The group, founded in 2002, was one of the most vocal and muscular in pro-Israel advocacy in Washington, DC. It sought to drive a pro-Israel media agenda by planting pro-Israel stories and combating anti-Israel reporting. Its most recent leader, Josh Block, who resigned in June, got his start at AIPAC and was known for his take-no-prisoners approach.

    TIP was initially extremely successful in achieving its goals, but in the last few years it stumbled badly amidst the increasing polarisation in US politics, and the actions of Israel's far-right Prime Minister Benjamin Netanyahu also contributed to this process.

    TIP relied on donations from both Democratic and Republican donors to survive. However, when Netanyahu made his hostility towards the Obama administration clear, Democratic donors to the organisation started to gradually disappear. And when TIP and other pro-Israel groups launched a full-force media attack to destroy then-President Barack Obama's signature foreign policy achievement, the Iran nuclear deal, the alienation of Democrats was exacerbated. And after two years of the Trump presidency and his strident, extremist approach to Israel, race relations and white supremacy, even some Republican donors faded away. That sealed the NGO's fate. It closed its doors for good last week.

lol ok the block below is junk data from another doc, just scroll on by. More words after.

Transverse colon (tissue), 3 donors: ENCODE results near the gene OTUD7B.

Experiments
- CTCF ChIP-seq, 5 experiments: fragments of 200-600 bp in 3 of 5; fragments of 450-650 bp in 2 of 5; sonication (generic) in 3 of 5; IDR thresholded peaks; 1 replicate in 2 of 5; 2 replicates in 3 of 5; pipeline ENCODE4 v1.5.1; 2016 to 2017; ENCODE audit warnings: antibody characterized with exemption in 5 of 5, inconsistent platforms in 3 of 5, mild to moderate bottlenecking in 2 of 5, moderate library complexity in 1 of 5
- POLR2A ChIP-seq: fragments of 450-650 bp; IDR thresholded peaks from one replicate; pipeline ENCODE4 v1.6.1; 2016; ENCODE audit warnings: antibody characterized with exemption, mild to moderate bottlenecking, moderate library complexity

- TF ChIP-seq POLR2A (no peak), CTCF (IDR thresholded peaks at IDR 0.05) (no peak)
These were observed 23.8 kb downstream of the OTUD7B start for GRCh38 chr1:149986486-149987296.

While it is too early to tell whether the fall of TIP is a harbinger of things to come, it is clear that it failed to read the changing mood in the Democratic Party and the US. Whether this pattern will repeat itself in places like Detroit, and lead to the fall from grace of Jewish groups and individuals who put the interests of Israel above the progressive agenda, remains to be seen. But it is a distinct possibility.

    The views expressed in this article are the author's own and do not necessarily reflect Al Jazeera's editorial stance.